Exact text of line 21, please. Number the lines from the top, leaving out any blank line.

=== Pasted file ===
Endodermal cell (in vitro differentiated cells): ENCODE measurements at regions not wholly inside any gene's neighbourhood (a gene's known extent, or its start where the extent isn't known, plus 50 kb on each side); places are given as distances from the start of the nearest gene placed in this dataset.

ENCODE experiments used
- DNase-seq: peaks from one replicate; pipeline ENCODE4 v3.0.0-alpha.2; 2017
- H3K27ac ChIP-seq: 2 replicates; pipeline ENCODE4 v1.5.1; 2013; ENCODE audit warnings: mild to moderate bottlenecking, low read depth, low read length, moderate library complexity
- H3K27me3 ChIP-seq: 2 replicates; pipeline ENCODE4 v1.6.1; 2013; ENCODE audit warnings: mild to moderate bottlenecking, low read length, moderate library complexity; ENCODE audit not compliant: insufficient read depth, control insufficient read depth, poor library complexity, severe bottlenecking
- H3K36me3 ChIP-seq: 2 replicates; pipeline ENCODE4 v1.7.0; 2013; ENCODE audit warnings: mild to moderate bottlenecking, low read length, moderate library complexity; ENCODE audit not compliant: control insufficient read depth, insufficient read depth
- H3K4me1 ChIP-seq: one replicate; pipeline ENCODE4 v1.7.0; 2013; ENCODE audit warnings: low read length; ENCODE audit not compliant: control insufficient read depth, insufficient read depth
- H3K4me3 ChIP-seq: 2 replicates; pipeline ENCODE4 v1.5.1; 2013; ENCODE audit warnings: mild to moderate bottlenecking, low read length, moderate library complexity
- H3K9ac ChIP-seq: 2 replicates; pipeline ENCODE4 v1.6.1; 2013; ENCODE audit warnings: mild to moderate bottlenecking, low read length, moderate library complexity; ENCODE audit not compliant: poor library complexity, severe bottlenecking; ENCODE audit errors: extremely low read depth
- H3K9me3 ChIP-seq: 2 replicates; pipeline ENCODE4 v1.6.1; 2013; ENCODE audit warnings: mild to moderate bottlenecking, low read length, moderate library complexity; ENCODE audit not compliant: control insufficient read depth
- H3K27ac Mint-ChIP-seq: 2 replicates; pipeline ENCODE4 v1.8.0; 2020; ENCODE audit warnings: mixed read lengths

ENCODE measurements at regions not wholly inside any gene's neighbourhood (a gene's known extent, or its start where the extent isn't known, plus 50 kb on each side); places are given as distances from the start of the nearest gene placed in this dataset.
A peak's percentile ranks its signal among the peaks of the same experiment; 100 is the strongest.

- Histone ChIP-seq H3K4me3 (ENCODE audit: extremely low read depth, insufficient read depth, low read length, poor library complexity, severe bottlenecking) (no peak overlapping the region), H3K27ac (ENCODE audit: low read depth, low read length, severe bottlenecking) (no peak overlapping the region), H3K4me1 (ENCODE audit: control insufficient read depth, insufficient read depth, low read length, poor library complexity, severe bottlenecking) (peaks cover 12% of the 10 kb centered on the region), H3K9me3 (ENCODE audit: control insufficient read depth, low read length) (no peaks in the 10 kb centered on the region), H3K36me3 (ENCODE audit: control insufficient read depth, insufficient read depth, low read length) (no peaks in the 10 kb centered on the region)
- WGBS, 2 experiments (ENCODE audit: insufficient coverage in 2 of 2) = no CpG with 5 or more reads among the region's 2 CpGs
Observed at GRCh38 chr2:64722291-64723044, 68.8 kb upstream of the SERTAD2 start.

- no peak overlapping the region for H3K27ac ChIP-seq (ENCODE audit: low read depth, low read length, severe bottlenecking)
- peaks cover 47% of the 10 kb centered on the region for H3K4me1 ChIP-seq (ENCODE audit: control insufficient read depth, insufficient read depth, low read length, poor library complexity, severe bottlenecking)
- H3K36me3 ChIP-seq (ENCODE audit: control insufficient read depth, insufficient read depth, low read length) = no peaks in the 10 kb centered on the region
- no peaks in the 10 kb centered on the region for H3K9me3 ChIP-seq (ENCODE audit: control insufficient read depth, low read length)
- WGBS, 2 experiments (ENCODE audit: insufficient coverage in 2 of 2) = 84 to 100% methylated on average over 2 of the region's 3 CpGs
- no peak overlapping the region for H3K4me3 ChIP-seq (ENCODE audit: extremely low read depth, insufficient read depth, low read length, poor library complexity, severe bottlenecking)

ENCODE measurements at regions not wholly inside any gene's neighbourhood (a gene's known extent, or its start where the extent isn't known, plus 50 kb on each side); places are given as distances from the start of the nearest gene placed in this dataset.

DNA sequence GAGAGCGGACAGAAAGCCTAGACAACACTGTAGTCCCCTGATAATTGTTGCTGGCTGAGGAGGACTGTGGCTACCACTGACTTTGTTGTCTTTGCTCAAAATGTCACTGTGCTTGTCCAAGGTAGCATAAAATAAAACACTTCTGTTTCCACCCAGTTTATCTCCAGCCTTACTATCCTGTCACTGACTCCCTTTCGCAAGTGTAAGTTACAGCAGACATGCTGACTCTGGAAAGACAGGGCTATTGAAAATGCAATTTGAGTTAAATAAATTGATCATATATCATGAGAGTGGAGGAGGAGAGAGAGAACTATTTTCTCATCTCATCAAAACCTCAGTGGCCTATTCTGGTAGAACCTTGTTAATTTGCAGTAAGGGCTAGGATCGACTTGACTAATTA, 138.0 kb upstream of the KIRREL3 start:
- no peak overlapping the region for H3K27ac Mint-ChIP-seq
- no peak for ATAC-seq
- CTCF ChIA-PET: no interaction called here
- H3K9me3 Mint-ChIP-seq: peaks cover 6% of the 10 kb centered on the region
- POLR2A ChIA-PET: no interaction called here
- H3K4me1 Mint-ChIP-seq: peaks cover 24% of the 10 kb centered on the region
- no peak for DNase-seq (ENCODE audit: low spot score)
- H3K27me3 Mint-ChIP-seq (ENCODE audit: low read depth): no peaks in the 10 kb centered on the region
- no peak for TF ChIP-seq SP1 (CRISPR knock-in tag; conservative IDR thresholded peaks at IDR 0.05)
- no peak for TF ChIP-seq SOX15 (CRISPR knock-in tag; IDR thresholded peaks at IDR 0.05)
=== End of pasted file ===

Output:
- WGBS, 2 experiments (ENCODE audit: insufficient coverage in 2 of 2) = 84 to 100% methylated on average over 2 of the region's 3 CpGs